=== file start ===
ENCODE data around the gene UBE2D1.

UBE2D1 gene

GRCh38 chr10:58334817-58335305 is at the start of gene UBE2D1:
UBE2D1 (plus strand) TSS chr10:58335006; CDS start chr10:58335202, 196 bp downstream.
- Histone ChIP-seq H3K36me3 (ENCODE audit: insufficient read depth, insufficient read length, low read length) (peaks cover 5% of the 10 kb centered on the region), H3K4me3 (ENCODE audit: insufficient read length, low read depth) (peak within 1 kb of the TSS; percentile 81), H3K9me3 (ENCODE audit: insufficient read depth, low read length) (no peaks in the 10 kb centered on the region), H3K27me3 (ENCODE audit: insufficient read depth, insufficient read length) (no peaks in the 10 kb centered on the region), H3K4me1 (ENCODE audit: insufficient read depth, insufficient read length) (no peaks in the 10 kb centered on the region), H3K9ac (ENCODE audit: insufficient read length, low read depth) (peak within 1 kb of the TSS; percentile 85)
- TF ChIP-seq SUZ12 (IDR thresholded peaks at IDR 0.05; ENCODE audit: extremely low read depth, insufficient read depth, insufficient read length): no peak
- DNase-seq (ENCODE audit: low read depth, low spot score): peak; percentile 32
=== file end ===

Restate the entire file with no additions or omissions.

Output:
ENCODE data around the gene UBE2D1.

UBE2D1 gene

GRCh38 chr10:58334817-58335305 is at the start of gene UBE2D1:
UBE2D1 (plus strand) TSS chr10:58335006; CDS start chr10:58335202, 196 bp downstream.
- Histone ChIP-seq H3K36me3 (ENCODE audit: insufficient read depth, insufficient read length, low read length) (peaks cover 5% of the 10 kb centered on the region), H3K4me3 (ENCODE audit: insufficient read length, low read depth) (peak within 1 kb of the TSS; percentile 81), H3K9me3 (ENCODE audit: insufficient read depth, low read length) (no peaks in the 10 kb centered on the region), H3K27me3 (ENCODE audit: insufficient read depth, insufficient read length) (no peaks in the 10 kb centered on the region), H3K4me1 (ENCODE audit: insufficient read depth, insufficient read length) (no peaks in the 10 kb centered on the region), H3K9ac (ENCODE audit: insufficient read length, low read depth) (peak within 1 kb of the TSS; percentile 85)
- TF ChIP-seq SUZ12 (IDR thresholded peaks at IDR 0.05; ENCODE audit: extremely low read depth, insufficient read depth, insufficient read length): no peak
- DNase-seq (ENCODE audit: low read depth, low spot score): peak; percentile 32